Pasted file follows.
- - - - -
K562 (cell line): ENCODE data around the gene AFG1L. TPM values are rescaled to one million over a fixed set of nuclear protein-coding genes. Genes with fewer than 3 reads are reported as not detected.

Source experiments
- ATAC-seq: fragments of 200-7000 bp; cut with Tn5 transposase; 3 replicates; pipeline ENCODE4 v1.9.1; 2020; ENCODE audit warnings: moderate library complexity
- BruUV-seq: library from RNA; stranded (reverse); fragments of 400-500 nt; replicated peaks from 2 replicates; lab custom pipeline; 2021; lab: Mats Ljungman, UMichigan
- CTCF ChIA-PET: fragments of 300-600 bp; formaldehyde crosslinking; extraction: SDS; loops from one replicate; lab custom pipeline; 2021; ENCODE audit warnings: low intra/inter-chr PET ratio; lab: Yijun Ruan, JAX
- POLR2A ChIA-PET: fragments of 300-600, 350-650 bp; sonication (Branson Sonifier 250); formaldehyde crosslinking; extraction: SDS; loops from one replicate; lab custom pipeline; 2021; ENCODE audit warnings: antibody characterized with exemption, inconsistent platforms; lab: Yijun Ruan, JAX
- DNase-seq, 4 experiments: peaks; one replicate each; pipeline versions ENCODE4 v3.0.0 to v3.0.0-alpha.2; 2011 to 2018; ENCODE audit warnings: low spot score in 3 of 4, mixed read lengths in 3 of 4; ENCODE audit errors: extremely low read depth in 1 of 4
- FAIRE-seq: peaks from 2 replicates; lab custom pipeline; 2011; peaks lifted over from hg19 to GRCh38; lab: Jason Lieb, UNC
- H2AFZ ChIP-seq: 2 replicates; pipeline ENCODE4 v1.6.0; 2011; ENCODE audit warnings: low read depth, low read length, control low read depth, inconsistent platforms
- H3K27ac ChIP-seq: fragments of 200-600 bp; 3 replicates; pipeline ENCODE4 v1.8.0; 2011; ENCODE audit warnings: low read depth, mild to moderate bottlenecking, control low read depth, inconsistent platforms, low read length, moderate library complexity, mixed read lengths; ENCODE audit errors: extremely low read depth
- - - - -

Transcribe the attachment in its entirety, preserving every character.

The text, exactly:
K562 (cell line): ENCODE data around the gene AFG1L. TPM values are rescaled to one million over a fixed set of nuclear protein-coding genes. Genes with fewer than 3 reads are reported as not detected.

Source experiments
- ATAC-seq: fragments of 200-7000 bp; cut with Tn5 transposase; 3 replicates; pipeline ENCODE4 v1.9.1; 2020; ENCODE audit warnings: moderate library complexity
- BruUV-seq: library from RNA; stranded (reverse); fragments of 400-500 nt; replicated peaks from 2 replicates; lab custom pipeline; 2021; lab: Mats Ljungman, UMichigan
- CTCF ChIA-PET: fragments of 300-600 bp; formaldehyde crosslinking; extraction: SDS; loops from one replicate; lab custom pipeline; 2021; ENCODE audit warnings: low intra/inter-chr PET ratio; lab: Yijun Ruan, JAX
- POLR2A ChIA-PET: fragments of 300-600, 350-650 bp; sonication (Branson Sonifier 250); formaldehyde crosslinking; extraction: SDS; loops from one replicate; lab custom pipeline; 2021; ENCODE audit warnings: antibody characterized with exemption, inconsistent platforms; lab: Yijun Ruan, JAX
- DNase-seq, 4 experiments: peaks; one replicate each; pipeline versions ENCODE4 v3.0.0 to v3.0.0-alpha.2; 2011 to 2018; ENCODE audit warnings: low spot score in 3 of 4, mixed read lengths in 3 of 4; ENCODE audit errors: extremely low read depth in 1 of 4
- FAIRE-seq: peaks from 2 replicates; lab custom pipeline; 2011; peaks lifted over from hg19 to GRCh38; lab: Jason Lieb, UNC
- H2AFZ ChIP-seq: 2 replicates; pipeline ENCODE4 v1.6.0; 2011; ENCODE audit warnings: low read depth, low read length, control low read depth, inconsistent platforms
- H3K27ac ChIP-seq: fragments of 200-600 bp; 3 replicates; pipeline ENCODE4 v1.8.0; 2011; ENCODE audit warnings: low read depth, mild to moderate bottlenecking, control low read depth, inconsistent platforms, low read length, moderate library complexity, mixed read lengths; ENCODE audit errors: extremely low read depth